Advanced Stalls

In which I learn about more types of stalls, fight the Jabiru to make it stall at all and experience a wing-drop.

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Today’s mission was advanced stalling.

I preflighted 4929, we jumped in, I taxiied us to 18 and did the takeoff from 18R.

We climbed straight up then around to the left to head towards the north of the field, up to 4000ft. By 3000ft I had it nicely settled in the climb so took my hand off the throttle and just rested my elbow on the door…I rather felt that things were going too well, just sitting there flying with one hand all casually!

We levelled off at 4000ft and J took control to demonstrate the first type of stall. First we were going to revise the type of stalls we’d done previously, power off stalls in clean configuration (flapless). We went over the HASELL checklist – Height, Airframe, Security, Location, Lookout – then did a clearing turn. He demonstrated one stall then I took over to try a few. It’s pretty hard to get the Jab to stall at all and when it does it’s pretty benign. I commented on that to J and he was like “Yeah, the stalls in the Jab are, excuse the expression, pretty girly” 😛

We then moved onto to stalls with flap. The addition of flap means that the stall speed will be lower but the airspeed will decay faster. Additionally, the nose attitude will be lower because of flaps. The recovery from this kind of stall is the same as for a stall in clean configuration except once you’ve established a positive rate of climb you need to raise the flaps.

The next stall we worked on was a power-on stall in clean cofiguration. In this situation, the power is reduced to about 2000rpm and as you reduce the power you raise the nose. The stall speed will be higher because of the power, but the speed decay will be slower. The nose attitude will also be lower than in the power-off configuration.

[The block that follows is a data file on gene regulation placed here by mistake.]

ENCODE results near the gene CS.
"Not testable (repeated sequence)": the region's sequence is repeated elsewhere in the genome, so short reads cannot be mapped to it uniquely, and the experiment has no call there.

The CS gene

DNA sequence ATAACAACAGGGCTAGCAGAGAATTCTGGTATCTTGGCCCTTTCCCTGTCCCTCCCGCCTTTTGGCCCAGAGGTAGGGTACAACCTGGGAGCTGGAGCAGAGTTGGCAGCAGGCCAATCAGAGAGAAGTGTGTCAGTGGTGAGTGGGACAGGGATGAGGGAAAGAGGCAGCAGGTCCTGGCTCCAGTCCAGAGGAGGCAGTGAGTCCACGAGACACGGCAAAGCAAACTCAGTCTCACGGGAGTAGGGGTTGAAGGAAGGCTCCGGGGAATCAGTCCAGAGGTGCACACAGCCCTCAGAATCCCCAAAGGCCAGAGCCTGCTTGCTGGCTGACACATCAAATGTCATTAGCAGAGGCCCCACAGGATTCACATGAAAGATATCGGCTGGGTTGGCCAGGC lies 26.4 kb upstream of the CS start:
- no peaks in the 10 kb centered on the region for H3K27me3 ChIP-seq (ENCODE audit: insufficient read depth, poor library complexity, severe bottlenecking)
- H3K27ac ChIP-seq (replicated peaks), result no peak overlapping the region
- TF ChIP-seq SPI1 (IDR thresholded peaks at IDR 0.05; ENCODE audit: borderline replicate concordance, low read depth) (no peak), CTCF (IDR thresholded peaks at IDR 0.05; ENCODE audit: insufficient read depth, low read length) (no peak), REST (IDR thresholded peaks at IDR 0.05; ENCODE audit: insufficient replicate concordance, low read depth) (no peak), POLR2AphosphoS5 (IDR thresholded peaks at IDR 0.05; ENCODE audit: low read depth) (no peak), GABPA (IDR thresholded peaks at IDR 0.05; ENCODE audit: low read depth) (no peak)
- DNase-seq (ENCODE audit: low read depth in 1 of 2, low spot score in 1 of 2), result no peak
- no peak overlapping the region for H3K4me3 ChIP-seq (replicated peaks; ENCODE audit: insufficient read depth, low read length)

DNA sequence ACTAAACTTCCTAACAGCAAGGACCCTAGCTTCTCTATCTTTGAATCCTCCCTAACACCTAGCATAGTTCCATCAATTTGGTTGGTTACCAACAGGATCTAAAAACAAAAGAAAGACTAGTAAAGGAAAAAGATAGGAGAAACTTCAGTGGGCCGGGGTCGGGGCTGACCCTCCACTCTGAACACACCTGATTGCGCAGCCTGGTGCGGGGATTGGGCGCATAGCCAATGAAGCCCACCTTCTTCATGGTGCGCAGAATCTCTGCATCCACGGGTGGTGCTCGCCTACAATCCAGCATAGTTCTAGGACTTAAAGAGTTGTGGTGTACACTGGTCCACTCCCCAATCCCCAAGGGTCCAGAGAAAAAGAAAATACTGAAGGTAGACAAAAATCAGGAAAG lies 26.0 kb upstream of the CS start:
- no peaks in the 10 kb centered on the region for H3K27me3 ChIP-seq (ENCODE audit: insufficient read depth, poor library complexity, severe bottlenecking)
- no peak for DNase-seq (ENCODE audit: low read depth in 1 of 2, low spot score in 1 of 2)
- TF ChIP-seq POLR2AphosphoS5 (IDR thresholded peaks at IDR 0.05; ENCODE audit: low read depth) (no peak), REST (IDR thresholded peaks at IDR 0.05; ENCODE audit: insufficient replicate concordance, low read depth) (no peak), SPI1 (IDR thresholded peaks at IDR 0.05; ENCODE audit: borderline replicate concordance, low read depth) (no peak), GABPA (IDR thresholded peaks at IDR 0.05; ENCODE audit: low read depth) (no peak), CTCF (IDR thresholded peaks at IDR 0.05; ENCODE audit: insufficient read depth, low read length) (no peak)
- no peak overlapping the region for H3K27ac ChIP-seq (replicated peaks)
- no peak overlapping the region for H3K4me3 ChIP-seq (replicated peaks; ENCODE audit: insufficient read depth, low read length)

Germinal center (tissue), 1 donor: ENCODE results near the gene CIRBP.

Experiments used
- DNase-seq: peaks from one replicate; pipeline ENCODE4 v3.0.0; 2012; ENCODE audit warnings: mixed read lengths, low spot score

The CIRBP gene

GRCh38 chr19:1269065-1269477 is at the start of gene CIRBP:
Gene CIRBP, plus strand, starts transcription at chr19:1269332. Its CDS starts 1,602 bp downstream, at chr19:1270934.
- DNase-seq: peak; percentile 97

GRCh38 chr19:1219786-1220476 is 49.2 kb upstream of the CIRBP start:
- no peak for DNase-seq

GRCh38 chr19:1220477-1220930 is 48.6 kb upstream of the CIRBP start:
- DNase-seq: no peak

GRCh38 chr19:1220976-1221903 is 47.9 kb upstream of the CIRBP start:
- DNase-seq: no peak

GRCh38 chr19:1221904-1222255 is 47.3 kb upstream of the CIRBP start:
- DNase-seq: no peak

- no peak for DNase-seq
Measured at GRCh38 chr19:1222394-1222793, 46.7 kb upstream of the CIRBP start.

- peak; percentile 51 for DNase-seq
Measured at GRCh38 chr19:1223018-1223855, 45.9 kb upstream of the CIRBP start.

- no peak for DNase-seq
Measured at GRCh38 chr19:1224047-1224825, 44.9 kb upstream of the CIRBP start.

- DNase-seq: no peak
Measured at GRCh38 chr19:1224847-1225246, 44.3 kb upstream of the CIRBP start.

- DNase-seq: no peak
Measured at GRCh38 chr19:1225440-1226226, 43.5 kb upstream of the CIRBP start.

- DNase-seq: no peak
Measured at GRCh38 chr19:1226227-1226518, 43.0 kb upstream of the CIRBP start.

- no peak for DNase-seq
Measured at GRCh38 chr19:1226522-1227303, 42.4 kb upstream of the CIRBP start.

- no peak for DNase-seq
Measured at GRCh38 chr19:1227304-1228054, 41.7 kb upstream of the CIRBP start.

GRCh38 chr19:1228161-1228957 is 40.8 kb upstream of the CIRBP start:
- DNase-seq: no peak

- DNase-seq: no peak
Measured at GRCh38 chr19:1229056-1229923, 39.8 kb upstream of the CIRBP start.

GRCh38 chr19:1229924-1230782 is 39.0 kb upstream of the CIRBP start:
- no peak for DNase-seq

J took control here and managed to convince the Jab to do a wing drop. This is where one wing stalls before the other so one wing drops because one wing is producing more lift than the other. When the wing drops, the nose yaws down, the aircraft rolls and you start heading down towards the ground. To correct it you immediately ease off the backpressure to unstall the wings, add a bit of top rudder to keep the aircraft in balance and then use a slight bit of aileron to roll the wings back level. When putting the aircraft into the stall, particularly the power-on flapped stall where it’s most unstable, the books suggest keeping the wings level with rudder. J advised against this and said that is essentially putting the controls into a pro-spin configuration, it’s better to use a small amount of aileron to keep the wings level. The wing drop was FUN, you put it into a stall then it suddenly yaws and rolls down to one side – it actually feels like something happens unlike a Jab stall. This is more like what would happen in a proper stall rather than the wimpy (I refuse to say ‘girly’) Jab stall. If you don’t unstall the wings after a wing drop then the aircraft can roll inverted, which (unfortunately) we weren’t allowed to do today! I tried a few times to get the aircraft to do a wing drop but didn’t have much luck.

The final type of stall we worked on was a power-on flapped stall. In this situation, the stall speed would be lower because of the flaps but higher because of the power, so they basically cancel each other out. Also, the nose attitude will be lower because of the flaps but higher because of the power so they cancel each other as well.

We basically spent the mission doing a few of each type of stall. Each time I really had to fight to get the plane to stall at all. Even when the stall warning was going, the Jab was barely stalled and recovery wasn’t particularly difficult.

One issue I was having near the end of the mission was letting the plane climb when entering the stall. I need to work on keeping the plane flying straight without climbing when entering the stall.

We headed back to the field and joined the circuit on crosswind. It was a bit more bumpy at circuit altitude and I had some problems trying to hold the altitude. I did a flapless landing on 18L but had a bit of trouble trying to correct for the wind which was causing us to drift to the side of the runway. Overall the landing wasn’t too bad but not one of my best.

Next mission the plan is to do some more stalls and revise steep turns. After that we’ll start working on forced landings. Things seem to be moving faster now I’m out of circuits, I need to get on and learn my BAK so I can sit the test!

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10 Responses to Advanced Stalls

  1. Flyingninja says: